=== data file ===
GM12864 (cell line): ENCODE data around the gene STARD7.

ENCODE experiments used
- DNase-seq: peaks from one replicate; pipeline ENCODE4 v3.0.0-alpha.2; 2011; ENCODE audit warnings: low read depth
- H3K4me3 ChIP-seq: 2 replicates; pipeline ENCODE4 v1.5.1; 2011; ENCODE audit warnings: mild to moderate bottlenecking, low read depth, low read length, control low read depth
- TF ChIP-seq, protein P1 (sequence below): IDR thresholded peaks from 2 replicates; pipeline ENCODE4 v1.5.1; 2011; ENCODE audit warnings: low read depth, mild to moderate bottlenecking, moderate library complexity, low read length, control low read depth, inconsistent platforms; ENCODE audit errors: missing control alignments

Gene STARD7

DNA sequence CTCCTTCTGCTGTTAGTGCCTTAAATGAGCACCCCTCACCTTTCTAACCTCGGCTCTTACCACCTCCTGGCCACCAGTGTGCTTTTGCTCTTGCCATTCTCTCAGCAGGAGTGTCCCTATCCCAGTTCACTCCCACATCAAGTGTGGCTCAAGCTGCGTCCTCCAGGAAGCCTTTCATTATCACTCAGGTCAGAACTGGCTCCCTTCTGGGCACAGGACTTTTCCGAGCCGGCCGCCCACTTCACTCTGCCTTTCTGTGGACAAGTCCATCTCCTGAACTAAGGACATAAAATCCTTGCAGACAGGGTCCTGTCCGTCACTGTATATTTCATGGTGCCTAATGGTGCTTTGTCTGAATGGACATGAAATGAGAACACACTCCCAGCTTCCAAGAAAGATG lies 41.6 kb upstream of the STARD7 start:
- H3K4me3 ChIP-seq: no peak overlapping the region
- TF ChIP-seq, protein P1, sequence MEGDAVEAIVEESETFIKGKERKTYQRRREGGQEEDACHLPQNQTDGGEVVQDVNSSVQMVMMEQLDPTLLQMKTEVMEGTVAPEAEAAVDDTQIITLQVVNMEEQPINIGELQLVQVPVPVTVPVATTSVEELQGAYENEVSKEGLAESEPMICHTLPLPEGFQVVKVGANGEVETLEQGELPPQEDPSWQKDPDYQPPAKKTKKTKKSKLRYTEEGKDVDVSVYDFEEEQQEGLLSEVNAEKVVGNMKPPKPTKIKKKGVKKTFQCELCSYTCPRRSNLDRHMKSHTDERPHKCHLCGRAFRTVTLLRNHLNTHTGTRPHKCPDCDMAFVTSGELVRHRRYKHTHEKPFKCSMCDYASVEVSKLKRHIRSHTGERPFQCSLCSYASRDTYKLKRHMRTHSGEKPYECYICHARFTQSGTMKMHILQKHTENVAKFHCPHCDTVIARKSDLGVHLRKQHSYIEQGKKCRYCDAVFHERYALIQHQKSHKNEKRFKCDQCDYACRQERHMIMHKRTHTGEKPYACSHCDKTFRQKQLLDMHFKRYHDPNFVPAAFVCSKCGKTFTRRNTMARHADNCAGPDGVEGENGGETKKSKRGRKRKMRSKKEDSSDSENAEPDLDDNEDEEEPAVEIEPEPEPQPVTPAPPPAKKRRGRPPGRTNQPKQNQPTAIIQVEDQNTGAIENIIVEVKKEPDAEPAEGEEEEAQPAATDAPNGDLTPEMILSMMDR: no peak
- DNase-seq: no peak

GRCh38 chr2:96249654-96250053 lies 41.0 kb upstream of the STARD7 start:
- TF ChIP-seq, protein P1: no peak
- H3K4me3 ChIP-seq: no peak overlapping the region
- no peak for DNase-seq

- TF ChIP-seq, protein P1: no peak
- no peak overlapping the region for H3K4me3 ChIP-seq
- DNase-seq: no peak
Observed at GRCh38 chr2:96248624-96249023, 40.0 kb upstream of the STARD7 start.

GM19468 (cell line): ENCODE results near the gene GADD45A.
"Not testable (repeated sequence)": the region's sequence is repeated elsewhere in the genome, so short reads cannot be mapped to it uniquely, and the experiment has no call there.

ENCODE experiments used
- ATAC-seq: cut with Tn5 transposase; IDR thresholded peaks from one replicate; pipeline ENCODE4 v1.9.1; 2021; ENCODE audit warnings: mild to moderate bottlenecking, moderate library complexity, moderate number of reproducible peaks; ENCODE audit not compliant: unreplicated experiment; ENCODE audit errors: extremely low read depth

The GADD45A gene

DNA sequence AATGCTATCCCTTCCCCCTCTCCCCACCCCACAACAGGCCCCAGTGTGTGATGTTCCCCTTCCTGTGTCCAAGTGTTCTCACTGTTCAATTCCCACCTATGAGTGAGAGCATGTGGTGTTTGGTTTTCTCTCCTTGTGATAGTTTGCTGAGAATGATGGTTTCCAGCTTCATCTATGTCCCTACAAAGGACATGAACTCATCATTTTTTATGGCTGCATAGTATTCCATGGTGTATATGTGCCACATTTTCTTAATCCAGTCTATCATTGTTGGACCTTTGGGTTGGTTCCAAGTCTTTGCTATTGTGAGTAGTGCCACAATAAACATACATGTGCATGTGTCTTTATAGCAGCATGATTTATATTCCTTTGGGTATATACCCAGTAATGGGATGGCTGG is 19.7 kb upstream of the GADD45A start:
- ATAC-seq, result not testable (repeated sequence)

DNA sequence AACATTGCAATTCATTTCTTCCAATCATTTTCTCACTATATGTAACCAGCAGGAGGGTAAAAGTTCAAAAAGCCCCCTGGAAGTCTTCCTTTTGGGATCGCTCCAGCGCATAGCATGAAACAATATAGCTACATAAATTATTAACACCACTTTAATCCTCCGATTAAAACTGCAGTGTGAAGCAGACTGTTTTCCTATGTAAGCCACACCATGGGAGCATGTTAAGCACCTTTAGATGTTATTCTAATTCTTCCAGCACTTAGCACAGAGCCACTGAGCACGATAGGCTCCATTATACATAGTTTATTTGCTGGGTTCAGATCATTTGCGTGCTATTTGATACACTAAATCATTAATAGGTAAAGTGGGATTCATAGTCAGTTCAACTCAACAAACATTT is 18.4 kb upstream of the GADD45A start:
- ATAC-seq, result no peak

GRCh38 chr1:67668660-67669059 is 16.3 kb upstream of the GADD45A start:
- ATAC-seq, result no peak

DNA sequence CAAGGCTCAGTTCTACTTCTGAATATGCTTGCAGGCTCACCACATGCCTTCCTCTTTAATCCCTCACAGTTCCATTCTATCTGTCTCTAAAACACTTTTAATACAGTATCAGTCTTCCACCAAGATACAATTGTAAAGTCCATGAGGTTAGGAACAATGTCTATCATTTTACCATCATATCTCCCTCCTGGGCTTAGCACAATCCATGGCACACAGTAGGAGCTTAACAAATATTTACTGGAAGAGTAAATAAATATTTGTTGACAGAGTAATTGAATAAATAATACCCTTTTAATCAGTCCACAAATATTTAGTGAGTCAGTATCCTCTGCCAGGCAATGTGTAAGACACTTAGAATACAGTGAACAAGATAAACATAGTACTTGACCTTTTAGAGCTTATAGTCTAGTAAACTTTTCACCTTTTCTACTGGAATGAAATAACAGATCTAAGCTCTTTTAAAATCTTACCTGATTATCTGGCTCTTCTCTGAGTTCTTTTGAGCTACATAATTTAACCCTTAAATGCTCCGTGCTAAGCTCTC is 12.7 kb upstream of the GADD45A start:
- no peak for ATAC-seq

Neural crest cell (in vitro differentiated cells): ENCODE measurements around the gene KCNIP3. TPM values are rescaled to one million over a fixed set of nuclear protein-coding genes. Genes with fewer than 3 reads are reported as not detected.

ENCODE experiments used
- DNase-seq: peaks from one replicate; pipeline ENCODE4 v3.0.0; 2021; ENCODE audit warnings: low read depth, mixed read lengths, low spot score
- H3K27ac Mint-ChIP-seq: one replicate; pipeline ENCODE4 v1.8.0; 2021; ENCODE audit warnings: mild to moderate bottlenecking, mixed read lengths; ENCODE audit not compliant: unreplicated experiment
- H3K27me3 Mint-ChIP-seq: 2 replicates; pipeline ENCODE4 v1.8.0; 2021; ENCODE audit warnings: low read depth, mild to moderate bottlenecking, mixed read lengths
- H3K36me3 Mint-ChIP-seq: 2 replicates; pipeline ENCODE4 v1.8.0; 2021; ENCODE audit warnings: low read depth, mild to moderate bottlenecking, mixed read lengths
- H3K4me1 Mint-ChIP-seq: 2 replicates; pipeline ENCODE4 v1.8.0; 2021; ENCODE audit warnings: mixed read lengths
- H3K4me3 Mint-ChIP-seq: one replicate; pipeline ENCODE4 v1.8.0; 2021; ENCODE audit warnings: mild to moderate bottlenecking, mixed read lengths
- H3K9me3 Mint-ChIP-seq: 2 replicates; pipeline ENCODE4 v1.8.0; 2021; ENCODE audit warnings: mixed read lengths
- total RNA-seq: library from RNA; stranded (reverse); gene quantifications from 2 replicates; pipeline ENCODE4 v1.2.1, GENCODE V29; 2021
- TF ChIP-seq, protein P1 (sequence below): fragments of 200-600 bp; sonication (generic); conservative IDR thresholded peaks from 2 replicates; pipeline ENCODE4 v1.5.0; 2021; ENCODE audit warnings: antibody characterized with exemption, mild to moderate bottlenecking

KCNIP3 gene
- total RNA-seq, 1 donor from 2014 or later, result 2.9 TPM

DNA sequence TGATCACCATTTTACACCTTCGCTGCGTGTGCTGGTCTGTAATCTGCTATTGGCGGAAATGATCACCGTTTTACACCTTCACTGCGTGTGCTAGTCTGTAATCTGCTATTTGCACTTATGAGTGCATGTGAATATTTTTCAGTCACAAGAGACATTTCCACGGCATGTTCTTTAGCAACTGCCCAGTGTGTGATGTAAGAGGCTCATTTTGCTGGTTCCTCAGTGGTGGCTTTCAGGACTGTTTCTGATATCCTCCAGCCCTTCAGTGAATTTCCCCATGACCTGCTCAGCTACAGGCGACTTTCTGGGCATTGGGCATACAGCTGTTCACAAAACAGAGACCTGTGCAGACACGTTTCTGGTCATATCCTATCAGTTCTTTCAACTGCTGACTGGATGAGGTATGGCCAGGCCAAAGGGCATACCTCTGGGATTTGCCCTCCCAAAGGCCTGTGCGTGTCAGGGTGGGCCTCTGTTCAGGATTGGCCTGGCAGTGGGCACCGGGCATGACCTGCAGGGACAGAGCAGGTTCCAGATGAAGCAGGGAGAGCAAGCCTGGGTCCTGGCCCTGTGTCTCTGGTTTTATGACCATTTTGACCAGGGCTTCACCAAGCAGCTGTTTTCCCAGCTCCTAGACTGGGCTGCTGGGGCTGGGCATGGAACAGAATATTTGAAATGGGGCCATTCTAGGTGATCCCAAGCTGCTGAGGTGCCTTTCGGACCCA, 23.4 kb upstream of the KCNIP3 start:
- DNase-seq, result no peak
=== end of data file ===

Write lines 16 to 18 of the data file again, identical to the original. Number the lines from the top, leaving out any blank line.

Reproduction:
- no peak overlapping the region for H3K4me3 ChIP-seq
- DNase-seq: no peak
Observed at GRCh38 chr2:96248624-96249023, 40.0 kb upstream of the STARD7 start.